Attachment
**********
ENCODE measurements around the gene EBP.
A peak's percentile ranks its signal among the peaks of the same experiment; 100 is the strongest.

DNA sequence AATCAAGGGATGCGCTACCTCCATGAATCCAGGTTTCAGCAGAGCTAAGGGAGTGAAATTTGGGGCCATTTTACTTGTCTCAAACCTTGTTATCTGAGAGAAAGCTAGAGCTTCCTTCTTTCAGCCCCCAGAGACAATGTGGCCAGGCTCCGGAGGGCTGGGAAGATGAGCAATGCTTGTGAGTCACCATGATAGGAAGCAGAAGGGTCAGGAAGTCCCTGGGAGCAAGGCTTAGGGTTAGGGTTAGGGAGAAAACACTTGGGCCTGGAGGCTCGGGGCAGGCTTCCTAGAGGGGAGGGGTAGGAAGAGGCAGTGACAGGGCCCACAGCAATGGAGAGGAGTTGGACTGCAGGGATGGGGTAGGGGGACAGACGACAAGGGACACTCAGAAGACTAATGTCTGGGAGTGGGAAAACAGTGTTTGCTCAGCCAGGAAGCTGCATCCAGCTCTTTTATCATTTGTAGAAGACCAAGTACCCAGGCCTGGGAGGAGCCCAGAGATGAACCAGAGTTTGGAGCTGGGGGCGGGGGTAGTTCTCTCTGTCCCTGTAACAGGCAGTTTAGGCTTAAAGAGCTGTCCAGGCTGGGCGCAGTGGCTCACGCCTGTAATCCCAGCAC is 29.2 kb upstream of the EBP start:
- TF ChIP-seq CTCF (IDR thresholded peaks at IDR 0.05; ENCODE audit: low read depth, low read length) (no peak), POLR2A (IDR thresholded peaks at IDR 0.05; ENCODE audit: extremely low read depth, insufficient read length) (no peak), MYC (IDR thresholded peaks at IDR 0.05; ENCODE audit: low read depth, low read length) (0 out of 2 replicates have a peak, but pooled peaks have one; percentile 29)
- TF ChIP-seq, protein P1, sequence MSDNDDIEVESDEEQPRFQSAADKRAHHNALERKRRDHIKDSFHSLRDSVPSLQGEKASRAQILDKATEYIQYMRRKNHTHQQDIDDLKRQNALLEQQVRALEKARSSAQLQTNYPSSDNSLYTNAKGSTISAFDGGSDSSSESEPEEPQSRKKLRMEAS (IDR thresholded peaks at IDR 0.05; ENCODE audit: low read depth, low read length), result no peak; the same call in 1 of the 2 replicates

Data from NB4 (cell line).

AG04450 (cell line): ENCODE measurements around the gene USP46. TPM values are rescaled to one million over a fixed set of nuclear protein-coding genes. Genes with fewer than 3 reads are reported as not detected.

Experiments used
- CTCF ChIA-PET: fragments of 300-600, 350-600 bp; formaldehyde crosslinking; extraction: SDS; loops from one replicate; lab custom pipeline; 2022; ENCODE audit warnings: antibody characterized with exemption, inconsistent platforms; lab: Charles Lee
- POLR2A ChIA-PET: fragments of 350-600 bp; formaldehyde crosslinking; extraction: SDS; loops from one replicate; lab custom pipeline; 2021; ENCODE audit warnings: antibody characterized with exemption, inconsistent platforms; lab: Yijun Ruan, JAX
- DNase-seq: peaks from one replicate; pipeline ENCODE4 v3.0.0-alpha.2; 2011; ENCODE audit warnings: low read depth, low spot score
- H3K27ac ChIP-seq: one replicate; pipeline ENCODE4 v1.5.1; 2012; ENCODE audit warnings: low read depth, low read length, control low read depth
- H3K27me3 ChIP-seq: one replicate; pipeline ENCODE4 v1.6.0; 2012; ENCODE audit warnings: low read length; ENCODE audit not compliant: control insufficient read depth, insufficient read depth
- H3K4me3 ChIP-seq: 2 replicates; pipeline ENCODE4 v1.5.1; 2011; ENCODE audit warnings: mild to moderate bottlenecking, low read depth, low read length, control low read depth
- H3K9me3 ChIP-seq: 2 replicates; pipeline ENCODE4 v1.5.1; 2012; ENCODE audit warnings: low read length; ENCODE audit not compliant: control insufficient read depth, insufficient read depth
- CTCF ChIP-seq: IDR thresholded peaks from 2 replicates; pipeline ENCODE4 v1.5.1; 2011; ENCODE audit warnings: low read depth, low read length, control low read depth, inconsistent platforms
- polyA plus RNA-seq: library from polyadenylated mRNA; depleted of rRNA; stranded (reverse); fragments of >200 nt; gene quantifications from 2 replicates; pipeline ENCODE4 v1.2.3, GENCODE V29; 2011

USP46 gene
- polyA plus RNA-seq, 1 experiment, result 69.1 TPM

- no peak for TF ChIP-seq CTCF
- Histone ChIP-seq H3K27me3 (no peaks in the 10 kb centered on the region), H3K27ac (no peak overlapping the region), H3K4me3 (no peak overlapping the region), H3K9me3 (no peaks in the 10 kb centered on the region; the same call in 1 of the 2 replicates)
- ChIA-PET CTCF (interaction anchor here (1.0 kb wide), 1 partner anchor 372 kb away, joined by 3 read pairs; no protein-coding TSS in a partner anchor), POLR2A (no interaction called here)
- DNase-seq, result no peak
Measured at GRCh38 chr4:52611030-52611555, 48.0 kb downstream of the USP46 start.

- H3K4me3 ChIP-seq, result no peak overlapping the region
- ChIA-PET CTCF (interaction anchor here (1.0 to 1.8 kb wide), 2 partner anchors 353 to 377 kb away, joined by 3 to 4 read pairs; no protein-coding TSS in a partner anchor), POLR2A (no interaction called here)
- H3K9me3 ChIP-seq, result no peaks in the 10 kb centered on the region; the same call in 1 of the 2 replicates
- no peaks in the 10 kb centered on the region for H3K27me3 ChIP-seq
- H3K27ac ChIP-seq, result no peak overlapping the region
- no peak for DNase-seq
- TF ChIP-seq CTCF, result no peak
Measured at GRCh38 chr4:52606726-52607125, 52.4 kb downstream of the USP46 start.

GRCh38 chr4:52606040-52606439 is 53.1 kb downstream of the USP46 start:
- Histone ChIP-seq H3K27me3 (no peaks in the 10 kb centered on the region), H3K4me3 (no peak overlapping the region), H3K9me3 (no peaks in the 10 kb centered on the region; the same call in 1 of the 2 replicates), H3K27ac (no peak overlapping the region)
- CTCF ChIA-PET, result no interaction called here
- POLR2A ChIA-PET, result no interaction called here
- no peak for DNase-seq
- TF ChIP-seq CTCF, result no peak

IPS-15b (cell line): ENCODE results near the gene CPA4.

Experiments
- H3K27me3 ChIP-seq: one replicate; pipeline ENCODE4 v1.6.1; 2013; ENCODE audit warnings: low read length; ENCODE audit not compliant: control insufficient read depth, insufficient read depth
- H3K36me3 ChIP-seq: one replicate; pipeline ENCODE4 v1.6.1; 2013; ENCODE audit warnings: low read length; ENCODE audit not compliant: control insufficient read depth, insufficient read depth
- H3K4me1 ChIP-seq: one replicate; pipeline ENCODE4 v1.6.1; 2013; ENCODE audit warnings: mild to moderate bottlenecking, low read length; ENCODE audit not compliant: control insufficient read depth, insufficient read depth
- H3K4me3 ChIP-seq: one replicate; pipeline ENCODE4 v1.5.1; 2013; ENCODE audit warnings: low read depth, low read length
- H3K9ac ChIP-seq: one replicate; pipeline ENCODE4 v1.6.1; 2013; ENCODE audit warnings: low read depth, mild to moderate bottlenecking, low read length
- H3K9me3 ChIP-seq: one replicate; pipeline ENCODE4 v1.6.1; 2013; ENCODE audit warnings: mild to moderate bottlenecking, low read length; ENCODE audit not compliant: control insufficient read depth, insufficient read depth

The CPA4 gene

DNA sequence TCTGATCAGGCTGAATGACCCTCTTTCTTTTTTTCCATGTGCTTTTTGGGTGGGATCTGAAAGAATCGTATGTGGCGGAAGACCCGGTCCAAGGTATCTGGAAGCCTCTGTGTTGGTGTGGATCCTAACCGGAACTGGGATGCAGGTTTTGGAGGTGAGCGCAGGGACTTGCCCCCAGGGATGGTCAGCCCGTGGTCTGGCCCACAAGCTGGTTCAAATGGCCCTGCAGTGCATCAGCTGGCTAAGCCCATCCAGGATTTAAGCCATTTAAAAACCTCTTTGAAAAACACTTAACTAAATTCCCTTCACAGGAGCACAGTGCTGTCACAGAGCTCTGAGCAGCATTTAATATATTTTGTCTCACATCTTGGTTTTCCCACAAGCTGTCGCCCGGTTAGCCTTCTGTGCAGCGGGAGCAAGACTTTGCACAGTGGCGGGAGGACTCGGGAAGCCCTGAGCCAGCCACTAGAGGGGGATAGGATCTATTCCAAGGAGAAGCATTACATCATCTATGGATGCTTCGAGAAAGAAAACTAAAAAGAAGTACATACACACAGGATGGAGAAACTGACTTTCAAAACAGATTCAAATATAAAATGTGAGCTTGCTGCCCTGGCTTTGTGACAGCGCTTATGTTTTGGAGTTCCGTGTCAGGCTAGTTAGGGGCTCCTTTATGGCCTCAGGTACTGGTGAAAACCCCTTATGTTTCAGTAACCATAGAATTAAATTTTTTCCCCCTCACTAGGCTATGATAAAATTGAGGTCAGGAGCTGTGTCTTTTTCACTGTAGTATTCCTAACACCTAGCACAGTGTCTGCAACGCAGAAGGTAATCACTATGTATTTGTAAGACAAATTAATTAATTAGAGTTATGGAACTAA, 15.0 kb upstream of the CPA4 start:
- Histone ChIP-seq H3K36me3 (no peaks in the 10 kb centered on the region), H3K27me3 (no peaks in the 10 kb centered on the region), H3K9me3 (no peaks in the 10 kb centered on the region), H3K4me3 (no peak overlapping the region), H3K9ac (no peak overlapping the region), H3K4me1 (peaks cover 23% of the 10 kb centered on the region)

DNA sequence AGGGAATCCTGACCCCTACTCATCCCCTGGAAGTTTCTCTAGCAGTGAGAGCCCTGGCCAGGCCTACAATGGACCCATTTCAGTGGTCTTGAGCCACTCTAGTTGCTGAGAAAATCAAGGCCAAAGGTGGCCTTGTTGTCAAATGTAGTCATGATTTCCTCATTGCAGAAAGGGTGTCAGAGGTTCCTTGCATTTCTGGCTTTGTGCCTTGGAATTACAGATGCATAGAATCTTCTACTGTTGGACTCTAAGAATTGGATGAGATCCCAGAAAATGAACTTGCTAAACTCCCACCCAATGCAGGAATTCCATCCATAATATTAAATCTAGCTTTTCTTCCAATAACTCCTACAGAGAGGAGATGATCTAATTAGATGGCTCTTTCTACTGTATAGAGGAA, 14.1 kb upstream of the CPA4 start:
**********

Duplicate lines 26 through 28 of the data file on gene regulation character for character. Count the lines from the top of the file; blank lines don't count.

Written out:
- ChIA-PET CTCF (interaction anchor here (1.0 to 1.8 kb wide), 2 partner anchors 353 to 377 kb away, joined by 3 to 4 read pairs; no protein-coding TSS in a partner anchor), POLR2A (no interaction called here)
- H3K9me3 ChIP-seq, result no peaks in the 10 kb centered on the region; the same call in 1 of the 2 replicates
- no peaks in the 10 kb centered on the region for H3K27me3 ChIP-seq